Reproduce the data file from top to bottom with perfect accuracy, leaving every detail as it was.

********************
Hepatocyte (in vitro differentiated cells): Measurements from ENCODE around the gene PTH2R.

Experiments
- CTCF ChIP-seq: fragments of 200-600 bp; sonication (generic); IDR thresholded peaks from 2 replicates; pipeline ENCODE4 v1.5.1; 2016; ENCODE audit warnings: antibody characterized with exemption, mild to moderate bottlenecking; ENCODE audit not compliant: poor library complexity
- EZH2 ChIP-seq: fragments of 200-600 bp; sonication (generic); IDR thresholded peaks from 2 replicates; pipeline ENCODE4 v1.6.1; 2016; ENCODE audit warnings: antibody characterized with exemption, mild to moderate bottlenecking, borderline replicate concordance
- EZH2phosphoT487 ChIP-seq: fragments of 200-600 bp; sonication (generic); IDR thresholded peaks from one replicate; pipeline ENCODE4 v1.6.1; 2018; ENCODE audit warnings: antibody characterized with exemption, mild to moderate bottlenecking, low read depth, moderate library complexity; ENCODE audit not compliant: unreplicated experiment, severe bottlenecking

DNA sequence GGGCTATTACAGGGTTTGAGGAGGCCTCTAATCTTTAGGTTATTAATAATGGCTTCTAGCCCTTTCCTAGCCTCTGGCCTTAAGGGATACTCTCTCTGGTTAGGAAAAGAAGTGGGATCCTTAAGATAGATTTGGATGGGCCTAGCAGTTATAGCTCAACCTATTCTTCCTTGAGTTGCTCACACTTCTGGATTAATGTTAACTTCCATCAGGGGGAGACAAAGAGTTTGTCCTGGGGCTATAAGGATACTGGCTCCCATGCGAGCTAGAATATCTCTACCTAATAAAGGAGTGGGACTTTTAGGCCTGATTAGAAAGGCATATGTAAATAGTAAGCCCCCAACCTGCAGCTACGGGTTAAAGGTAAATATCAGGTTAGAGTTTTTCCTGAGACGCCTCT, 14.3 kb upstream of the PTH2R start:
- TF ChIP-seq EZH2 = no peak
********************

Hepatocyte (in vitro differentiated cells): Measurements from ENCODE around the gene PTH2R.

Experiments
- CTCF ChIP-seq: fragments of 200-600 bp; sonication (generic); IDR thresholded peaks from 2 replicates; pipeline ENCODE4 v1.5.1; 2016; ENCODE audit warnings: antibody characterized with exemption, mild to moderate bottlenecking; ENCODE audit not compliant: poor library complexity
- EZH2 ChIP-seq: fragments of 200-600 bp; sonication (generic); IDR thresholded peaks from 2 replicates; pipeline ENCODE4 v1.6.1; 2016; ENCODE audit warnings: antibody characterized with exemption, mild to moderate bottlenecking, borderline replicate concordance
- EZH2phosphoT487 ChIP-seq: fragments of 200-600 bp; sonication (generic); IDR thresholded peaks from one replicate; pipeline ENCODE4 v1.6.1; 2018; ENCODE audit warnings: antibody characterized with exemption, mild to moderate bottlenecking, low read depth, moderate library complexity; ENCODE audit not compliant: unreplicated experiment, severe bottlenecking

DNA sequence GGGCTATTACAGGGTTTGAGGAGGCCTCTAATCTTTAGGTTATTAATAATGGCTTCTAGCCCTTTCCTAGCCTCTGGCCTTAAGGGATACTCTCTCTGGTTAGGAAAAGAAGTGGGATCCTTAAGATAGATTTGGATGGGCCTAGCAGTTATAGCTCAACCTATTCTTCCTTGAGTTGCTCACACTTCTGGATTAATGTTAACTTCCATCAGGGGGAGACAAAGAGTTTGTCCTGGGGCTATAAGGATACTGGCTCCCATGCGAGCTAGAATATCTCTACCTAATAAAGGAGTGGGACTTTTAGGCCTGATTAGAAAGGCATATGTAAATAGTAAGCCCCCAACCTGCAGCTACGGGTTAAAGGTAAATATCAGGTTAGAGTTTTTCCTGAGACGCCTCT, 14.3 kb upstream of the PTH2R start:
- TF ChIP-seq EZH2 = no peak